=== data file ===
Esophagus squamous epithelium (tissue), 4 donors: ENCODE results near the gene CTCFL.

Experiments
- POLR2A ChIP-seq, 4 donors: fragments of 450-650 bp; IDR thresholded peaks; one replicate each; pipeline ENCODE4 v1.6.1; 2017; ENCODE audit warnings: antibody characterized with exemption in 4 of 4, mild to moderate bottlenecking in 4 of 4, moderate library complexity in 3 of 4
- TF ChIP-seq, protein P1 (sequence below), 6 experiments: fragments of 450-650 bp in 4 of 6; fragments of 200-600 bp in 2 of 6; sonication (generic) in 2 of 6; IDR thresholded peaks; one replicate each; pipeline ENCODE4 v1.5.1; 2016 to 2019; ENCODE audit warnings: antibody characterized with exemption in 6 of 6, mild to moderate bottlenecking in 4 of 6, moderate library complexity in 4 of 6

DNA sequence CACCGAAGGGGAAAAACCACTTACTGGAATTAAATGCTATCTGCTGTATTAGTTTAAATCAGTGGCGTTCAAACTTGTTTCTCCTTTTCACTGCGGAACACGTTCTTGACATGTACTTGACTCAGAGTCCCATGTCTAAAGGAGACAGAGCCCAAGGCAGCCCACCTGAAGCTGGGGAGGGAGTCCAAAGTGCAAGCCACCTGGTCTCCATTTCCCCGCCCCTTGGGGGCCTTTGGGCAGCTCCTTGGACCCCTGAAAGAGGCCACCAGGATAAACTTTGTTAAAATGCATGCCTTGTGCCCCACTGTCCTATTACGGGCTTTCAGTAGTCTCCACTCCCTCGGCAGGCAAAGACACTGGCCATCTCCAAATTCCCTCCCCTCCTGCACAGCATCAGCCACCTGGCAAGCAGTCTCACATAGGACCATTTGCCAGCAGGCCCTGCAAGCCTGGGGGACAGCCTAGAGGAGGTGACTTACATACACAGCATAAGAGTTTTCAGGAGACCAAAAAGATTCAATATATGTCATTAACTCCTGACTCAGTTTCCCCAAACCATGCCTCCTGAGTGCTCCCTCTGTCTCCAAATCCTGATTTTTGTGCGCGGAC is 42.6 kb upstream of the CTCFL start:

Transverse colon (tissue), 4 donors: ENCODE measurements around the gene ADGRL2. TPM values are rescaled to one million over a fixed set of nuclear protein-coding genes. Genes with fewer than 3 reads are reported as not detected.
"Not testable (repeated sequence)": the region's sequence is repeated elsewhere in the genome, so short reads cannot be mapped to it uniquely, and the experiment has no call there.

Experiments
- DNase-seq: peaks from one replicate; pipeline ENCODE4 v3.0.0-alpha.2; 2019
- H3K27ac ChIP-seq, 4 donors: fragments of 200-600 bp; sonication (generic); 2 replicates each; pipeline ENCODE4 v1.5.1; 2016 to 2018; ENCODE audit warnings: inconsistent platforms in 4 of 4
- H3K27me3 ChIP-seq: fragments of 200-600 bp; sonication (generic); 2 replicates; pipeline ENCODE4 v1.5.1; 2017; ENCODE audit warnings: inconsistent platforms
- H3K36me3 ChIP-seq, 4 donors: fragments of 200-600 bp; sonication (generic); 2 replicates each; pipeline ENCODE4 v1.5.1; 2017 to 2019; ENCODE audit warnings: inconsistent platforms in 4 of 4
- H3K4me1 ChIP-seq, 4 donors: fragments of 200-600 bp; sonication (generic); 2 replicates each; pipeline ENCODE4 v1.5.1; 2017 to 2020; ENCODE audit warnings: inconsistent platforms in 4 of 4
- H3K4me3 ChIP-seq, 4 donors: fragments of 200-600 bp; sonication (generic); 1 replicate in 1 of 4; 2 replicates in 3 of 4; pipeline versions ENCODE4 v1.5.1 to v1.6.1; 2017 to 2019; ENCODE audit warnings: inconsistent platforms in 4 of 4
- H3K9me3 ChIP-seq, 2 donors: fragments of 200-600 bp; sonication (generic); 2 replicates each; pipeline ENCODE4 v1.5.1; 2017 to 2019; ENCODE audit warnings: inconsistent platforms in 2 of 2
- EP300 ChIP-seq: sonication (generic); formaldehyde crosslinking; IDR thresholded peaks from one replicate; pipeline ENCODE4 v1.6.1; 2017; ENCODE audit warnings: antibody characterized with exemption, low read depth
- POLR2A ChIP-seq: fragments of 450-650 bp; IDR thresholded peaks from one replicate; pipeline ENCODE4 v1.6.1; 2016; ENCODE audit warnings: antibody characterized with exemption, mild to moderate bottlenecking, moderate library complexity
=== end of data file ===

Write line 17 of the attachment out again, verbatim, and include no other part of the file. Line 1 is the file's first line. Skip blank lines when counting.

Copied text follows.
- POLR2A ChIP-seq: fragments of 450-650 bp; IDR thresholded peaks from one replicate; pipeline ENCODE4 v1.6.1; 2016; ENCODE audit warnings: antibody characterized with exemption, mild to moderate bottlenecking, moderate library complexity